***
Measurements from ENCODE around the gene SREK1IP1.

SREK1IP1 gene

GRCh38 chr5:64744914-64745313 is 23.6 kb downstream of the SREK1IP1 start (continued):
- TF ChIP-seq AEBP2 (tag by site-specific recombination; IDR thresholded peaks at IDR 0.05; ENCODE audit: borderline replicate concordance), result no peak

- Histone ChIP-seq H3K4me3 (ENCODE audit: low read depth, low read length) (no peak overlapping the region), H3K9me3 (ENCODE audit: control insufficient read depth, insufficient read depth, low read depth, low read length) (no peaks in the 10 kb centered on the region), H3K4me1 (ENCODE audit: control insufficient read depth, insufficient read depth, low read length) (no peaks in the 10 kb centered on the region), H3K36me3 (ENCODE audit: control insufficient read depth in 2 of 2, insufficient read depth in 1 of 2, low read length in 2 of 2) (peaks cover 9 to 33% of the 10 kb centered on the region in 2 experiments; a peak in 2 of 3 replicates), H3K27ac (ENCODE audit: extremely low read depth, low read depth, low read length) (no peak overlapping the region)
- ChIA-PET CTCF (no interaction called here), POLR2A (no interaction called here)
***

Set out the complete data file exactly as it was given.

Measurements from ENCODE around the gene SREK1IP1.

SREK1IP1 gene

GRCh38 chr5:64744914-64745313 is 23.6 kb downstream of the SREK1IP1 start (continued):
- TF ChIP-seq AEBP2 (tag by site-specific recombination; IDR thresholded peaks at IDR 0.05; ENCODE audit: borderline replicate concordance), result no peak

- Histone ChIP-seq H3K4me3 (ENCODE audit: low read depth, low read length) (no peak overlapping the region), H3K9me3 (ENCODE audit: control insufficient read depth, insufficient read depth, low read depth, low read length) (no peaks in the 10 kb centered on the region), H3K4me1 (ENCODE audit: control insufficient read depth, insufficient read depth, low read length) (no peaks in the 10 kb centered on the region), H3K36me3 (ENCODE audit: control insufficient read depth in 2 of 2, insufficient read depth in 1 of 2, low read length in 2 of 2) (peaks cover 9 to 33% of the 10 kb centered on the region in 2 experiments; a peak in 2 of 3 replicates), H3K27ac (ENCODE audit: extremely low read depth, low read depth, low read length) (no peak overlapping the region)
- ChIA-PET CTCF (no interaction called here), POLR2A (no interaction called here)